Note 4: Rigdon probably moved his family from Bainbridge, Ohio to Mentor in the spring of 1827, so it appears that Dencey Adeline Thompson, then twenty years of age, was a boarder with Sidney Rigdon's family while they lived at Bainbridge, and no doubt, prior to 1826 when the Rigdons were yet at Pittsburgh. Her work within that family almost certainly entailed taking care of the Rigdon babies, one of whom were born each year between 1821 and 1824. The Rigdons were too poor to employ a nursemaid, even for mere board and room, and it is possible that Dencey's living costs were furnished by Sidney Rigdon's Brooks in-laws (Rigdon's father-in-law, Jeremiah Brooks, supplied the family's dwelling while they lived at Bainbridge). Rigdon paid off his debts at Bainbridge and moved his family in with the Orris Clapp family, at Mentor in Geauga Co., in mid-March, 1827. Dencey probably accompanied the family to Geauga Co. and married Mr. Henry almost immediately upon her arrival there -- perhaps so that the couple could return to Bainbridge as man and wife and begin to raise a family there. For more on Rigdon's stay at Bainbridge, see the account left by George Wilber, who knew him during that period, and whose recollection of the man, as paraphrased in 1886, was that Rigdon had "a strong religious ambition that was not tempered by Christian grace and humility. For a year or more before the advent of Smith they [neighbors in Ohio] saw that Rigdon was bent on devising some new dogma: in short, to start a new church or sect that he could call his own or whose leadership he could share with only a few." Also: "Rigdon did not preach that winter [1825-26?], but was almost constantly engaged upon a manuscript that he was writing or revising. Wilber noticed that towards the close of the term there was much more of it than there was the first time he saw it. Rigdon had before that time been free and communicative, especially upon religious topics; he now appeared reserved and at times reticent. Whenever any reference about his manuscript he seemed disposed to parry inquiry by some general explanation that he was making notes or preparing some papers to throw light upon some portions of the gospel."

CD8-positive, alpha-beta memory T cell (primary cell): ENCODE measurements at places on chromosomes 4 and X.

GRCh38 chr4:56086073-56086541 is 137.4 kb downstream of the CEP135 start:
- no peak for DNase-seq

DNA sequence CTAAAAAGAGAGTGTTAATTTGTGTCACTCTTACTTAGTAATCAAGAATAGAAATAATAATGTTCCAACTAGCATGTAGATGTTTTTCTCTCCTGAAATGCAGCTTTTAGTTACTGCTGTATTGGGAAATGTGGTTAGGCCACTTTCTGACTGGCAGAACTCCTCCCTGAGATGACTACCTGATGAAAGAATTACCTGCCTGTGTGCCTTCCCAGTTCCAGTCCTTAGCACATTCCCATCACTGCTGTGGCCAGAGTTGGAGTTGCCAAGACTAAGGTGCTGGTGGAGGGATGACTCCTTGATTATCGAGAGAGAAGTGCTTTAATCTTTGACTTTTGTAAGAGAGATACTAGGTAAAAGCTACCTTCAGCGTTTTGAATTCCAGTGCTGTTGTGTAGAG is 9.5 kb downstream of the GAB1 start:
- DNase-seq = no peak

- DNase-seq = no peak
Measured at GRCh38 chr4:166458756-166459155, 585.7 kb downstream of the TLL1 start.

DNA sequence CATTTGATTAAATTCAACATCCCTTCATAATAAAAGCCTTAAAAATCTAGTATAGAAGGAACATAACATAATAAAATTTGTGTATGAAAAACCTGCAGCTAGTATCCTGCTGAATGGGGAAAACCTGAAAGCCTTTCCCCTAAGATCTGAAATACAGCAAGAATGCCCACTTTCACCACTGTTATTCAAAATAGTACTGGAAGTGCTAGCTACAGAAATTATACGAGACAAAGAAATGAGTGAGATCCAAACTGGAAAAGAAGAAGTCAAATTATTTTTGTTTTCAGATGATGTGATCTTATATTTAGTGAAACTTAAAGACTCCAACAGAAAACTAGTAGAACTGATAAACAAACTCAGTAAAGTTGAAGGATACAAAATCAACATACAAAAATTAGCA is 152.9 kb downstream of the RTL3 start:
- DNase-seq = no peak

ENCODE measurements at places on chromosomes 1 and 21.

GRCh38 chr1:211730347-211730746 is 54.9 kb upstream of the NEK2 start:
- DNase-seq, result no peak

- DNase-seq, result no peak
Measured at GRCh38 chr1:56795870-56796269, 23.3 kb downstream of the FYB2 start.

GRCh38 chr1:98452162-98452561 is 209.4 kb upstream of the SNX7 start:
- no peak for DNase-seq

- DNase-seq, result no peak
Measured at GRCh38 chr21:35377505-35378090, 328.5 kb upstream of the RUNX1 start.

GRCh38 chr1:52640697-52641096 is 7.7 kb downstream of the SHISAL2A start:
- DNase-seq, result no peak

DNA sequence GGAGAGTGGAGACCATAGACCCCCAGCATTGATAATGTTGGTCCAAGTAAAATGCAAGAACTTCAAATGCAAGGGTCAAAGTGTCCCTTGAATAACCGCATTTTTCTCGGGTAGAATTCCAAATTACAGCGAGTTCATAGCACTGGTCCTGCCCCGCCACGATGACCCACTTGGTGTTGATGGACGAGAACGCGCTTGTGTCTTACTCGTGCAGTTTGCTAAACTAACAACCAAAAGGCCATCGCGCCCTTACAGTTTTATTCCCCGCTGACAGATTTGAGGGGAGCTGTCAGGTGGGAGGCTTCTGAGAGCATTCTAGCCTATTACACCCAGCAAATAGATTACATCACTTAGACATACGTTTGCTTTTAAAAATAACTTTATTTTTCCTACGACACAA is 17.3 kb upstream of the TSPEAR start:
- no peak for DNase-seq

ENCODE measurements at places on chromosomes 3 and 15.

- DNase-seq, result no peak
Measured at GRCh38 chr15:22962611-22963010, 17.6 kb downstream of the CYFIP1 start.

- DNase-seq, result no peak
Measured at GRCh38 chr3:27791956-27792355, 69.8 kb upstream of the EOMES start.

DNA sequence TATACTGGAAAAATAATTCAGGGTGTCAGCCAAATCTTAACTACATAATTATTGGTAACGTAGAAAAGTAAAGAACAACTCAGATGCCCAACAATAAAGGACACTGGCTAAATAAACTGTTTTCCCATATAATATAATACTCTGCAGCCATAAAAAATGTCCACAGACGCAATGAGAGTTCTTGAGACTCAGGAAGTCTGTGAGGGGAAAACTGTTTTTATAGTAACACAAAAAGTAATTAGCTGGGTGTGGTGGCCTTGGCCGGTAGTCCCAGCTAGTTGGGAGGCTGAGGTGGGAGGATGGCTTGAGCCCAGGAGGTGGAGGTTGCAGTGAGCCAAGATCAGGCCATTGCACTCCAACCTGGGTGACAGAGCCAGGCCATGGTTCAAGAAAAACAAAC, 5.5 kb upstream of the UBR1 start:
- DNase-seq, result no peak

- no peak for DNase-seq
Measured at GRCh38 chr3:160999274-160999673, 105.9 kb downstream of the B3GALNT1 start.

Note 5: Contemporary Mormons dismissed O. P. Henry, Jr.s' report of his mother's experiences with the Rigdons as "a new theory" for Book of Mormon origins, whose only redeeming factor, was that, "If this new theory should be caught up by preachers and editors, desperate for some plausible pretence to account for the Book of Mormon, they will have to drop forever the hackneyed and thoroughly riddled old fable called the Spaulding story." Evidently it did not occur to the LDS critics, that Sidney Rigdon's "automatic writing" might be accounted for by mental illness, more readily than by recourse to the spiritualist "medium business." See the Salt Lake City Deseret News of Sept. 22, 1880 for Mormon editorial comments on Mr. Henry's report of Sidney Rigdon's strange personal characteristics.